When I started to Google on cloth simulation, I stumbled into
Its in German, on issues with cloth simulation. The page mainly noted to watch out for parameter settings, conversion and scale.
In short, if the parameters are determined for seconds, meters, kilograms etc and the mesh is defined in inches or internal (poser) units, then you’re off. I’ll let this alone, the Poser parameters are in semi-metrics (cm, s, gram), and I already mentioned the gravity matching the Earth surface conditions. Every now and then in this tutorial you’ll see me juggle to end up right. But for users of Imperial units (inches etc) there is a health warning in here: watch your units.
Also, cloth in real life does not scale, and neither do cloth simulators. Sheets of 1×1 mm, 1×1 mtr and 1×1 km really do behave different. Thread thickness plays a role, and so does the thread pulling strength and loads. You cannot fold the 1x1mm piece, and a 1km fibre will break under its own weight. Things like that.
Since ClothFX ended up in 3DSMax (see Poser features in perspective) it’s the Hair&Cloth chapter from 3DSMax that presents clear examples. With a few splines the contours of a garment are defined, and the Garment Maker creates the irregular mesh from it. For a shirt in development:
And for a pocket attached to it (just to illustrate what an irregular mesh looks like):
Since ClothReyes is implemented as Poser Cloth Room, let’s see what we can find out. Google is our friend.
Well, I end up at a program called Virtual Fashion (Pro 1.5), available in Spanish and English, July 2009, with the ability to export Quad and Hexa Meshes to Poser. Doesn’t it sound familiar (Poser features in perspective)?
A Mesh/Garment Maker apparently was not included when Cloth:Reyes was included into Poser, I can’t see it different. Poser got the simulator only.
In the meantime, Hexamesh itself is a toolkit doing fine in CAD/CAM environments, like the fabrication of (e.g. medical) components – which is not on our route.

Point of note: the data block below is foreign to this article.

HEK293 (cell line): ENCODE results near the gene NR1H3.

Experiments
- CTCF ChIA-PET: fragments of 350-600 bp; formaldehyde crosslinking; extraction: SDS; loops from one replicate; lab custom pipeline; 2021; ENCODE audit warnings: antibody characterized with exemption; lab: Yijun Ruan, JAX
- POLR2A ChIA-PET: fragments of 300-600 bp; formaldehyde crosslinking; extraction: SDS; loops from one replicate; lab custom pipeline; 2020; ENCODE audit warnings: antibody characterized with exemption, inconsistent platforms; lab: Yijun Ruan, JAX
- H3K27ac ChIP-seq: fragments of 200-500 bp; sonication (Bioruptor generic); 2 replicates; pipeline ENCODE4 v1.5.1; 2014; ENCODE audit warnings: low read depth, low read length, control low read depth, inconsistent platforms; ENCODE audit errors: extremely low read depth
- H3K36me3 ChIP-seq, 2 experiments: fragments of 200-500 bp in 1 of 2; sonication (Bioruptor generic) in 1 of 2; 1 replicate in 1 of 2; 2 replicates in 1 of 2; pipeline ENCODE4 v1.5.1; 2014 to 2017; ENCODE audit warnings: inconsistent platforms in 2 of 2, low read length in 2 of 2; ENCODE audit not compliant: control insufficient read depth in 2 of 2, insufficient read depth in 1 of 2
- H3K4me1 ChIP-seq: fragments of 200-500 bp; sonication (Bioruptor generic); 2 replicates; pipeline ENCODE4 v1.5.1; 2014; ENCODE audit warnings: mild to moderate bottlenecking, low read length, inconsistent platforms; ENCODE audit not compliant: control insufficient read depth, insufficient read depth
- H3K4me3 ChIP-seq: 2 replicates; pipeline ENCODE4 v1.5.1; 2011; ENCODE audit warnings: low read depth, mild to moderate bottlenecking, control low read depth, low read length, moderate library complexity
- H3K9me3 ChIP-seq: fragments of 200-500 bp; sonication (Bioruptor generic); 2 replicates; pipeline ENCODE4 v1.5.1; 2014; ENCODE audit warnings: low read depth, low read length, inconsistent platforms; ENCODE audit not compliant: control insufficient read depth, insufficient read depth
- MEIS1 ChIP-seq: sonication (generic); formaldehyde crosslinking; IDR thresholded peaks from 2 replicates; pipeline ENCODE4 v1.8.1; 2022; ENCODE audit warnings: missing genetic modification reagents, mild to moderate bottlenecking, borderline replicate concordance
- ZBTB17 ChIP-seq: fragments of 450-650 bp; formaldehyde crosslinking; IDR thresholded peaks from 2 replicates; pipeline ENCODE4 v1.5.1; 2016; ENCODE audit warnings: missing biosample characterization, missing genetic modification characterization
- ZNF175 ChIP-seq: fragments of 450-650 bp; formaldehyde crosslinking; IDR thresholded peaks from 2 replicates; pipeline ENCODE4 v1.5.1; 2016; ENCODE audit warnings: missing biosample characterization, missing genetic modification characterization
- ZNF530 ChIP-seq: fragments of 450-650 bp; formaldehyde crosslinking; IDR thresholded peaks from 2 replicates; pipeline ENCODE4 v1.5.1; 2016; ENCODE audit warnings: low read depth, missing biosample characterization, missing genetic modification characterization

I’m presenting this meshing story, because simulation results appear to be dependent on mesh structures and people ask (in forums etc) about “best mesh structures” and “what to do with existing mesh files”. We don’t need to re-invent wheels here. At least a serious part of this tutorial is devoted to mesh structures.
So I might need a tool to turn regular (quad, tri, …) meshes into irregular ones.
Since people are fond of Marvelous Designer as a cloth making toolkit, the Show Mesh example in the manual shows:
That’s not just simple triangles, that’s Delaunay Triangulation. Don’t look further!
I continued my strolling around the Net and in the end I found myself buried deep down in a worldwide scientific community on cloth simulation, US patents included, which evolved from about the mid ’80s. That was about the moment I stopped in the scientific arena after getting my MSc on applied math and experimental physics. I never looked back. This means to me that I will stop looking further into this area on the vertex level. Back to the front! Let’s make fun images. But I’ll give you what I found on the ways forth and back.
From www.poserfashion.net (before it got hacked, you can find the Original in Internet’s WayBackMachine) I learned that the author (Serge Marck) was into cloth sim long before Poser started doing it. He states that all cloth sim routines (those days) were based on the modeling of physical fibre behaviour in cloth. He also flagged and demonstrated that because of this modeling, the simulation results depend on non-virtual things as real world cloth size and structure. In effect, he showed differences (from Cloth Room) based on cloth size at constant vertex density, on vertex density at constant cloth size, and on mesh type (quad vs tris) at constant density and size.
His main source was a tutorial by P.S. Karthikeyan. It’s nowhere nowadays, I only could find a Russian translation of one chapter out of it (Google Translate is my friend too), on the modeling fundamentals. This said that all started in the ’80s from the well understood behaviour of cables (hanging bridges, telegraph cables) and the effects of fibre parameters, the effects of fibre thickness on those parameters, and the effects of gravity and wind. Cloth then is interpreted as a two-way weave of cloth fibres each described with cable behaviour.
It also said that – at those days – P.S. Karthikeyan was a 3rd year student on the Aerospace Institute in Madras, India. I did not find any other references to him related to cloth sim, after that. But I did find that the tutorial must have been very good, because it’s quoted in about every paper on this matter from those days on. Google rocks.
One of the papers I ran into looked worth downloading and sharing, it looked readable, an overview on fundamentals and implementations in the popular cloth sim software mentioned above and in various forumposts. Recommended.
This researchpaper can be downloaded here as well (10Mb, use Right-click Save As…), as it seems to be disappeared from its original location. This original location is the RISC – Research Institute for Symbolic Computation, deep down the science dungeons. Get me out!
With respect to all of this, Cloth Room definitely is a different beast than Materials Room or alike. It’s not a Room at all, it’s the Magic Kingdom Castle, or the complete Disneyland Park around it. I’m going back to the front gate. See you there.